We spend a third of our lives asleep, and there is a reason for that. Sleep plays an important role in both our physical and mental wellbeing.

Good quality sleep allows time for our body to repair and recover from the day, strengthens our immune system, and lets our brain process memories. Getting enough sleep helps us concentrate and stay alert during the day, and perform well in our studies and at work.

Good quality sleep puts us in a better position to manage our emotions and mood, cope better with stress, and reduces irritability. Achieving enough sleep also decreases our risk of developing mental health problems in the future.

Sleep and mental health

Sleep problems are significantly more common among people with mental health issues than the general population. Poor sleep is linked with the onset of mental health difficulties as well as the worsening of current symptoms. Additionally, symptoms of mental illness such as feelings of anxiety and depression make it harder for people to fall and remain asleep.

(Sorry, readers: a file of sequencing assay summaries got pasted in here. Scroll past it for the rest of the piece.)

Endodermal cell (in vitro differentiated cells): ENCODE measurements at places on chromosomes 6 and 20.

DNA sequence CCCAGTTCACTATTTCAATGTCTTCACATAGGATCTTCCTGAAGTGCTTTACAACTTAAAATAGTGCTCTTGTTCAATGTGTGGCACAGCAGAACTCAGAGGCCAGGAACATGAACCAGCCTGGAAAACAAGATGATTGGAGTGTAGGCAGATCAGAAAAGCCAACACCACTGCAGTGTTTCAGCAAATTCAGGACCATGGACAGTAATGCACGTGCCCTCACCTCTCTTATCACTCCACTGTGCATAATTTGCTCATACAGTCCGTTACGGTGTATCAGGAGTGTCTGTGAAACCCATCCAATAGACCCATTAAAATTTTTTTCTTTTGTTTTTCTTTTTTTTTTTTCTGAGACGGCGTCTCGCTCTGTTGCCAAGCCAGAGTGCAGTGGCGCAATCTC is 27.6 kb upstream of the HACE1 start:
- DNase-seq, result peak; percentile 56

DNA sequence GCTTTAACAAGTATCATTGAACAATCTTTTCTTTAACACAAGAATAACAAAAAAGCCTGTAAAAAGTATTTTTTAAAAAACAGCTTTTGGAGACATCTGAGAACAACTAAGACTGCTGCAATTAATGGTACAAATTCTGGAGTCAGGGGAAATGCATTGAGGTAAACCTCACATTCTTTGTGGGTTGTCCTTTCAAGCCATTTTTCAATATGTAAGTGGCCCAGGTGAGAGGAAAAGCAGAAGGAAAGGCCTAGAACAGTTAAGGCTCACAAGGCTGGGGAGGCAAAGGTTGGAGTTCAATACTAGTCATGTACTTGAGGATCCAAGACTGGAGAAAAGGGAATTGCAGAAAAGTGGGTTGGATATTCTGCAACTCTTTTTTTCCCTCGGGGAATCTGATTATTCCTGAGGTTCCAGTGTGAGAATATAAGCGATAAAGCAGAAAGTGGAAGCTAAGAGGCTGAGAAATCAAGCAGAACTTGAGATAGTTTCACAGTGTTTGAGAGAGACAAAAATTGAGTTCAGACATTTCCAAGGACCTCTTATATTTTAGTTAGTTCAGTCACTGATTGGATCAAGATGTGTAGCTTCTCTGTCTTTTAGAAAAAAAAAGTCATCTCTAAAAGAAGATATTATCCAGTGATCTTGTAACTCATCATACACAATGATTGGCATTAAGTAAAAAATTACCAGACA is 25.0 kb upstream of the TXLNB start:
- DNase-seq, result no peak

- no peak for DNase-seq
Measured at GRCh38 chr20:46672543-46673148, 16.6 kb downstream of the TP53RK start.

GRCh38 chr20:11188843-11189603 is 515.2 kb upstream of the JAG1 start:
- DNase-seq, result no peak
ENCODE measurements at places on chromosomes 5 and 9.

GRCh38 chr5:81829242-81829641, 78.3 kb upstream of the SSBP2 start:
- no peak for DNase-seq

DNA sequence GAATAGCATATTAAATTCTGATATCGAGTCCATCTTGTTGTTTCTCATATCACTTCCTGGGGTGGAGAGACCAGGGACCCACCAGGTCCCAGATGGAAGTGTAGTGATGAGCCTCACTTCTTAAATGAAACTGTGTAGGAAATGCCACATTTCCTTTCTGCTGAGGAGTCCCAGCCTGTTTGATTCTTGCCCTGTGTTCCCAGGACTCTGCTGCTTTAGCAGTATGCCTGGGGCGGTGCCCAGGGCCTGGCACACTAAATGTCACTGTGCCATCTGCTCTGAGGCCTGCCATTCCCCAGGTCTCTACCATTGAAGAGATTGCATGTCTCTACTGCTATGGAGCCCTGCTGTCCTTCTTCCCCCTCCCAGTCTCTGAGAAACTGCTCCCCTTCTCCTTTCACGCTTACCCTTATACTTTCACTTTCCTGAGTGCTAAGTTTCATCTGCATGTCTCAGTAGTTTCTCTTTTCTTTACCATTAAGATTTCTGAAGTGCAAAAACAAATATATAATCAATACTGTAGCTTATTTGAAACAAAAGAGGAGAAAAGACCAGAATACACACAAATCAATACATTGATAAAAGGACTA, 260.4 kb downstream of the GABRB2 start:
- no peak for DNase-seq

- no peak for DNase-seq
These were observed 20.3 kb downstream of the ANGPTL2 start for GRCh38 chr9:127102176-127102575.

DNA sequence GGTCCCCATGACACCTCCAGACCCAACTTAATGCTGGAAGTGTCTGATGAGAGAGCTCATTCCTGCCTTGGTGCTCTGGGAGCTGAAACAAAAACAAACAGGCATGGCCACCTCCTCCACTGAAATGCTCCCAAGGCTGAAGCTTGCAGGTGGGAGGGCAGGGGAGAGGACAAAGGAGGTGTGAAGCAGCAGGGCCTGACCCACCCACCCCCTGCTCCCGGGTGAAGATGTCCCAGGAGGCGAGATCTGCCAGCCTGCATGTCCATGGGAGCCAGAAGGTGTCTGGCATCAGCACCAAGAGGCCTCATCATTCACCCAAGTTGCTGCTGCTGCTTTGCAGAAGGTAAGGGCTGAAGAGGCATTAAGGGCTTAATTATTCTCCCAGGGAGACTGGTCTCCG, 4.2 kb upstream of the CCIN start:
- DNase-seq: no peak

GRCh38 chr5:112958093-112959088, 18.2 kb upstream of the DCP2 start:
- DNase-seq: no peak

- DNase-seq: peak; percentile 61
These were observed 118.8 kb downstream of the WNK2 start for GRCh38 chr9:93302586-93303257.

Some medications prescribed for mental health issues may also result in sleep disturbance – meaning a person may not sleep enough, may sleep too much, or have poor quality sleep.

Poor sleep has been linked to symptoms of depression such as feeling down, hopeless, irritable, and even to having thoughts of suicide. Poor sleep also impacts our ability to think clearly, remember things, and learn new information.

Did you know?

So, how much sleep should we be getting? The National Sleep Foundation recommends adults aim for 7–9 hours of sleep each night. However, studies show that one in three Australians are not reaching this goal.

The good news is that there are some simple things you can do to improve your sleep. “Sleep hygiene” is a term that describes a variety of practices and habits that promote good quality sleep. For people experiencing complex mental health issues, having good sleep hygiene is important for staying well.

Sleep hygiene

Which of these sleep hygiene tips could you benefit from incorporating into your routine? Which are you already doing?

If you are concerned about your sleep difficulties or would like further advice, speak with your GP, psychologist, or other health professional. 

Sleep well!